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Copyright © 2009 Pearson Addison-Wesley. All rights reserved. Chapter 3 Classic Theories of Economic Growth and Development.

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1 Copyright © 2009 Pearson Addison-Wesley. All rights reserved. Chapter 3 Classic Theories of Economic Growth and Development

2 Copyright © 2009 Pearson Addison-Wesley. All rights reserved. 3-2 Class Theories of Economic Development – Four Approaches Linear stages of growth model Theories and Patterns of structural change International-dependence revolution Neoclassical, free market counterrevolution

3 Copyright © 2009 Pearson Addison-Wesley. All rights reserved. 3-3 Development as Growth and Linear-Stages Theories Rostow’s Stages of Growth Harrod Domar Growth Model

4 Copyright © 2009 Pearson Addison-Wesley. All rights reserved. 3-4 (3.1) (3.2) (3.3) (3.4) The Harrod-Domar Model

5 Copyright © 2009 Pearson Addison-Wesley. All rights reserved. 3-5 The Harrod-Domar Model (3.5) (3.6) (3.7)

6 Copyright © 2009 Pearson Addison-Wesley. All rights reserved. 3-6 Criticisms of the Stages Model Necessary versus sufficient conditions

7 Copyright © 2009 Pearson Addison-Wesley. All rights reserved. 3-7 Structural-Change Models The Lewis two-sector model

8 Copyright © 2009 Pearson Addison-Wesley. All rights reserved. 3-8 Figure 3.1 The Lewis Model of Modern- Sector Growth in a Two-Sector Surplus-Labor Economy

9 Copyright © 2009 Pearson Addison-Wesley. All rights reserved. 3-9 Criticisms- Lewis Model Rate of labor transfer and employment creation may not be proportional to rate of modern-sector capital accumulation Surplus labor in rural areas and full employment in urban? Institutional factors? Assumption of diminishing returns in modern sector

10 Copyright © 2009 Pearson Addison-Wesley. All rights reserved Figure 3.2 The Lewis Model Modified by Laborsaving Capital Accumulation: Employment Implications

11 Copyright © 2009 Pearson Addison-Wesley. All rights reserved The International-Dependence Revolution The neoclassical dependence model – Unequal power, core-periphery The false-paradigm model – Using “expert” advisors The dualistic-development thesis – Superior and inferior elements can coexist Conclusions and implications – No insight on development, empirical evidence

12 Copyright © 2009 Pearson Addison-Wesley. All rights reserved The Neoclassical Counterrevolution Challenging the statist model – Free market approach – Public choice approach – Market-friendly approach Traditional neoclassical growth theory – Solow model Conclusions and implications – institutional and political realities in developing world

13 Copyright © 2009 Pearson Addison-Wesley. All rights reserved Theories of Development: Reconciling the Differences Development economics has no universally accepted paradigm Insights and understandings are continually evolving Each theory has some strengths and some weaknesses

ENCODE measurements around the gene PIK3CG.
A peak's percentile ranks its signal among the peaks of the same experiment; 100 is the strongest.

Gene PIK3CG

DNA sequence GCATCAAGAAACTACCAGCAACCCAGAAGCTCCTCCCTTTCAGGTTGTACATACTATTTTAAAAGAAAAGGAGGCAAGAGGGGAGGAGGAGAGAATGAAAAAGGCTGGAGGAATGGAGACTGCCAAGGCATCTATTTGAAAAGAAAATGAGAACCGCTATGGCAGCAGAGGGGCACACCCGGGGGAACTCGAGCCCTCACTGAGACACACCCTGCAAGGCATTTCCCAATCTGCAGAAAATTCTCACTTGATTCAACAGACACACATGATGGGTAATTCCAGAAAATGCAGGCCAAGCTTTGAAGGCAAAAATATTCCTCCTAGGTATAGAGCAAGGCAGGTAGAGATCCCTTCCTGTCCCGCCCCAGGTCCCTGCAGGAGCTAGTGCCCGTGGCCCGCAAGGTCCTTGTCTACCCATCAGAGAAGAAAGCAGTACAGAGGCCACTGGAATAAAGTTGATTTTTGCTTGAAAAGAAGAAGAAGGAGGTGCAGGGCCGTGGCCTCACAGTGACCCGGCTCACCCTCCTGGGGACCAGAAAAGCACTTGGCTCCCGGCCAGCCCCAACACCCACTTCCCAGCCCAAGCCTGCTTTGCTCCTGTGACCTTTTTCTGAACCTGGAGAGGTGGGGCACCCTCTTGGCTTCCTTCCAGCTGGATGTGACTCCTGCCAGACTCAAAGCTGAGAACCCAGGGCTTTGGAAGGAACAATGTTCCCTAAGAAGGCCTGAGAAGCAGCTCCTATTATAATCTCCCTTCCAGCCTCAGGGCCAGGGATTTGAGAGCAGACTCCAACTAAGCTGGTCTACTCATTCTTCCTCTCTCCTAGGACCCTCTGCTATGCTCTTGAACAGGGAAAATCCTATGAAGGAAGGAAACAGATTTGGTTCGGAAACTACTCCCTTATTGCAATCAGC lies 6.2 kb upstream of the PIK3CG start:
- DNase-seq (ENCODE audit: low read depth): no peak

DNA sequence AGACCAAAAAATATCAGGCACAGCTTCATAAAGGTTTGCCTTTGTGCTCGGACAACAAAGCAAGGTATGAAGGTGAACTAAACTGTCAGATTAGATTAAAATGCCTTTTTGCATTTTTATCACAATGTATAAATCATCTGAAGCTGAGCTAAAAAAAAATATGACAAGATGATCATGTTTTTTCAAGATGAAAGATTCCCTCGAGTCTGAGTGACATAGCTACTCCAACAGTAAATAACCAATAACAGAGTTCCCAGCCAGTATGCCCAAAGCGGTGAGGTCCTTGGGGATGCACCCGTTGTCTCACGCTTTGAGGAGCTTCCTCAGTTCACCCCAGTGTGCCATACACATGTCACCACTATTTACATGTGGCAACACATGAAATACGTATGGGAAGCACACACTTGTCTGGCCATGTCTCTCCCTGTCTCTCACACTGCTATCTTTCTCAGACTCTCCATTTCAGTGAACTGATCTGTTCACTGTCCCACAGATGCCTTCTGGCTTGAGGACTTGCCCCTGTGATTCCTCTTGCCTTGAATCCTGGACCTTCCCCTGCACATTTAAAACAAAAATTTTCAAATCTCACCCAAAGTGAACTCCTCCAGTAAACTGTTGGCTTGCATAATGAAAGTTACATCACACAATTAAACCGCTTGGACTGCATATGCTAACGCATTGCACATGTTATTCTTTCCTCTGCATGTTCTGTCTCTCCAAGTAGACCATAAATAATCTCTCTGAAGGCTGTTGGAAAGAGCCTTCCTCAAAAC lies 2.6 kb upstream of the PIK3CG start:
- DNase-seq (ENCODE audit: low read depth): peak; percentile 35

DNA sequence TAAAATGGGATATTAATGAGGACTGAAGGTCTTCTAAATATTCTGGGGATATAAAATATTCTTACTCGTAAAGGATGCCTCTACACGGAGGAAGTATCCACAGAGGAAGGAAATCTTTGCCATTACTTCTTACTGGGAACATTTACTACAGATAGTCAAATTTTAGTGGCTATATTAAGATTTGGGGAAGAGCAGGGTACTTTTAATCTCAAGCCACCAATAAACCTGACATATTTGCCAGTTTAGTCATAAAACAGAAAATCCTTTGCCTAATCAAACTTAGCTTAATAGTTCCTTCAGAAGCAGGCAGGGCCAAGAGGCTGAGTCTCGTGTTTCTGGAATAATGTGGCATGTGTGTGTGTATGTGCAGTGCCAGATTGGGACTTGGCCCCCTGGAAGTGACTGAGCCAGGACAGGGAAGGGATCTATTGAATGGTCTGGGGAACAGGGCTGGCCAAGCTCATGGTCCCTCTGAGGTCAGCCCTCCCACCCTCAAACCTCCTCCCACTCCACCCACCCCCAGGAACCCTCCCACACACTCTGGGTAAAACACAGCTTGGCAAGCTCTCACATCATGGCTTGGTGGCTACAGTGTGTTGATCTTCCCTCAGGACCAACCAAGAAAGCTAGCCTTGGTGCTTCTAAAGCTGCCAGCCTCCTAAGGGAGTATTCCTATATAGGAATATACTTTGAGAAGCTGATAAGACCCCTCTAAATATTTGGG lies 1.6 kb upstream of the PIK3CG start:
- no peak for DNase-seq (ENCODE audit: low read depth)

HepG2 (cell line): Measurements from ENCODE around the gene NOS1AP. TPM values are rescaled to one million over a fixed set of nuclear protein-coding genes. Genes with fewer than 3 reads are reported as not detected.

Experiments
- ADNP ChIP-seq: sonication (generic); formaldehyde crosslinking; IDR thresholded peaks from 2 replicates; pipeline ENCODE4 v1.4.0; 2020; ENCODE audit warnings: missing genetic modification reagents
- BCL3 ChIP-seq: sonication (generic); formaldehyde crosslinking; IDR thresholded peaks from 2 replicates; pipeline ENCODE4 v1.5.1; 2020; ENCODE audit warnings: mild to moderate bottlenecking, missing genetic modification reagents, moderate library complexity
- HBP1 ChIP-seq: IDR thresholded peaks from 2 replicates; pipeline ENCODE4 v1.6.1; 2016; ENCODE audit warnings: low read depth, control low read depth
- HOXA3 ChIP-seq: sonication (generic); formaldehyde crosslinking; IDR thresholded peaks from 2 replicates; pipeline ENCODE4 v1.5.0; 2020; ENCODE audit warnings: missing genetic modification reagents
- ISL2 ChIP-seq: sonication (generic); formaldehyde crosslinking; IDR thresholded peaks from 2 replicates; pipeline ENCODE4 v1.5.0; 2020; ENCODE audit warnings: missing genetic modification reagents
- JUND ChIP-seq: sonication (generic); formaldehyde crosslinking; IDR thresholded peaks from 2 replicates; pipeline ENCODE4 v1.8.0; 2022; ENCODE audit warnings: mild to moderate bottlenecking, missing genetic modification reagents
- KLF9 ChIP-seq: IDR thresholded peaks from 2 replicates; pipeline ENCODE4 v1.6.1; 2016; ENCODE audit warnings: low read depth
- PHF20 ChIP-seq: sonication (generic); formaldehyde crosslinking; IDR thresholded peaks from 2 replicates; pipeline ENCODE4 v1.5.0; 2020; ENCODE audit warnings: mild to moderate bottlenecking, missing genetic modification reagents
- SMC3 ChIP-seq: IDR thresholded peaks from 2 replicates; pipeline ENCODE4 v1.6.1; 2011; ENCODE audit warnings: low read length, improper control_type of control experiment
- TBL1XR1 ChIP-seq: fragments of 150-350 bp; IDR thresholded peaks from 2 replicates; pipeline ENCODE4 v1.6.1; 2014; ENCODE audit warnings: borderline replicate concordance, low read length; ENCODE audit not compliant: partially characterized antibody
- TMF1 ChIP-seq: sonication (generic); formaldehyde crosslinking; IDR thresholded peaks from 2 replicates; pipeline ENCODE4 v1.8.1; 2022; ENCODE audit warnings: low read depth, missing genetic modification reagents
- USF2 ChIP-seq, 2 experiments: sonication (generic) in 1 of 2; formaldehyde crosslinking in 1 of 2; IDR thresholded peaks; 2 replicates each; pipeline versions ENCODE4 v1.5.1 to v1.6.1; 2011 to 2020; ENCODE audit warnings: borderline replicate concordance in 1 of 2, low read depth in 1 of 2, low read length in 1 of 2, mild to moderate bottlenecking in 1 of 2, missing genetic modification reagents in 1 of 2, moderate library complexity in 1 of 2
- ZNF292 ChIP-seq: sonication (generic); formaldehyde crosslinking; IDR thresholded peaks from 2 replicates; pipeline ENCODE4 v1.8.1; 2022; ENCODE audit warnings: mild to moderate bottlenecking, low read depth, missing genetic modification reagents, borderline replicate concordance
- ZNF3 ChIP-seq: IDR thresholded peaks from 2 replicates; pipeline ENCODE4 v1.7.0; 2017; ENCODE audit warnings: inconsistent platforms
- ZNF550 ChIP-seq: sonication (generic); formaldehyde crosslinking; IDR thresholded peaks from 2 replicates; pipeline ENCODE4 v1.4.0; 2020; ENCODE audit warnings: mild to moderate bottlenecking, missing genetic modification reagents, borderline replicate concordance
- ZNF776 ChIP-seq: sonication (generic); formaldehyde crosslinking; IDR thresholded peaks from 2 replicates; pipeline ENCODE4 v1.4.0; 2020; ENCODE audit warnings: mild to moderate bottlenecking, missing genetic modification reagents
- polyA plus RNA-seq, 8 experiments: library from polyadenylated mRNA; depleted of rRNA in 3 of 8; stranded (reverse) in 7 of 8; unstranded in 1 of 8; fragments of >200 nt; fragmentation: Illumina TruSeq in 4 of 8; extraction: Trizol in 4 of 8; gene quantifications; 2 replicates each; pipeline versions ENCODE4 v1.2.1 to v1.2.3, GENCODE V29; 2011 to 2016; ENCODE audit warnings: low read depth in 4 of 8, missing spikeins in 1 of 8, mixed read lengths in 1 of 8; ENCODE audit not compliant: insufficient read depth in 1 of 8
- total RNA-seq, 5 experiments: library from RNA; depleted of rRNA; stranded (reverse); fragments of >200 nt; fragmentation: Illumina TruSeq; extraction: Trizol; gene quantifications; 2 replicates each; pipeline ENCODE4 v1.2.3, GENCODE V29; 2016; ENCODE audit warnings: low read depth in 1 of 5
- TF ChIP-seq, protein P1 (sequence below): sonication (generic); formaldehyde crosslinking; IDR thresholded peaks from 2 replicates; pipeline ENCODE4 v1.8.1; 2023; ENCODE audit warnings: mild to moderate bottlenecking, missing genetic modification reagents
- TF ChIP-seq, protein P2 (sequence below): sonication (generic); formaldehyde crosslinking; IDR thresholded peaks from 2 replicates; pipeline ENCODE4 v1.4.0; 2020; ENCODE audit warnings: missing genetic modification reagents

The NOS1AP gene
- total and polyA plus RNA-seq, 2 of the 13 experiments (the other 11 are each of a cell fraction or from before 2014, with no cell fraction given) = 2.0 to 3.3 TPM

14 Copyright © 2009 Pearson Addison-Wesley. All rights reserved Case Study: South Korea and Argentina

15 Copyright © 2009 Pearson Addison-Wesley. All rights reserved Concepts for Review Autarky Average product Capital-labor ratio Capital-output ratio Center Closed economy Comprador groups Dependence Dominance Dualism False-paradigm model Free market Free-market analysis Harrod-Domar growth model

16 Copyright © 2009 Pearson Addison-Wesley. All rights reserved Concepts for Review (cont’d) Lewis two-sector model Marginal product Market-friendly approach Necessary condition Neoclassical counterrevolution Neocolonial dependence model New institutionalism New political economy approach Open economy Patterns-of Development analysis

17 Copyright © 2009 Pearson Addison-Wesley. All rights reserved Concepts for Review (cont’d) Periphery Production function Public choice theory Savings ratio Self-sustaining growth Solow neoclassical growth model Stages-of-growth model of development Structural-change theory Structural transformation Sufficient condition Surplus labor

18 Copyright © 2009 Pearson Addison-Wesley. All rights reserved Concepts for Review (cont’d) Traditional neoclassical growth theory Underdevelopment

19 Copyright © 2009 Pearson Addison-Wesley. All rights reserved Appendix 3.1: Components of Economic Growth Capital Accumulation, investments in physical and human capital – Increase capital stock Growth in population and labor force Technological progress – Neutral, labor/capital-saving, labor/capital augmenting

20 Copyright © 2009 Pearson Addison-Wesley. All rights reserved Figure A3.1.1 Effect of Increases in Physical and Human Resources on the Production Possibility Frontier

21 Copyright © 2009 Pearson Addison-Wesley. All rights reserved Figure A3.1.2 Effect of Growth of Capital Stock and Land on the Production Possibility Frontier

22 Copyright © 2009 Pearson Addison-Wesley. All rights reserved Figure A3.1.3 Effect of Technological Change in the Agricultural Sector on the Production Possibility Frontier

23 Copyright © 2009 Pearson Addison-Wesley. All rights reserved Figure A3.1.4 Effect of Technological Change in the Industrial Sector on the Production Possibility Frontier

24 Copyright © 2009 Pearson Addison-Wesley. All rights reserved Appendix 3.2: The Solow Neoclassical Growth Model

25 Copyright © 2009 Pearson Addison-Wesley. All rights reserved Appendix- Solow Growth Model

26 Copyright © 2009 Pearson Addison-Wesley. All rights reserved Appendix- Solow Growth Model

27 Copyright © 2009 Pearson Addison-Wesley. All rights reserved Figure A3.2.1 Equilibrium in the Solow Growth Model

28 Copyright © 2009 Pearson Addison-Wesley. All rights reserved Figure A3.2.2 The Long-Run Effect of Changing the Saving Rate in the Solow Model

29 Copyright © 2009 Pearson Addison-Wesley. All rights reserved Appendix 3.3: Endogenous Growth Theory Motivation for the new growth theory The Romer model


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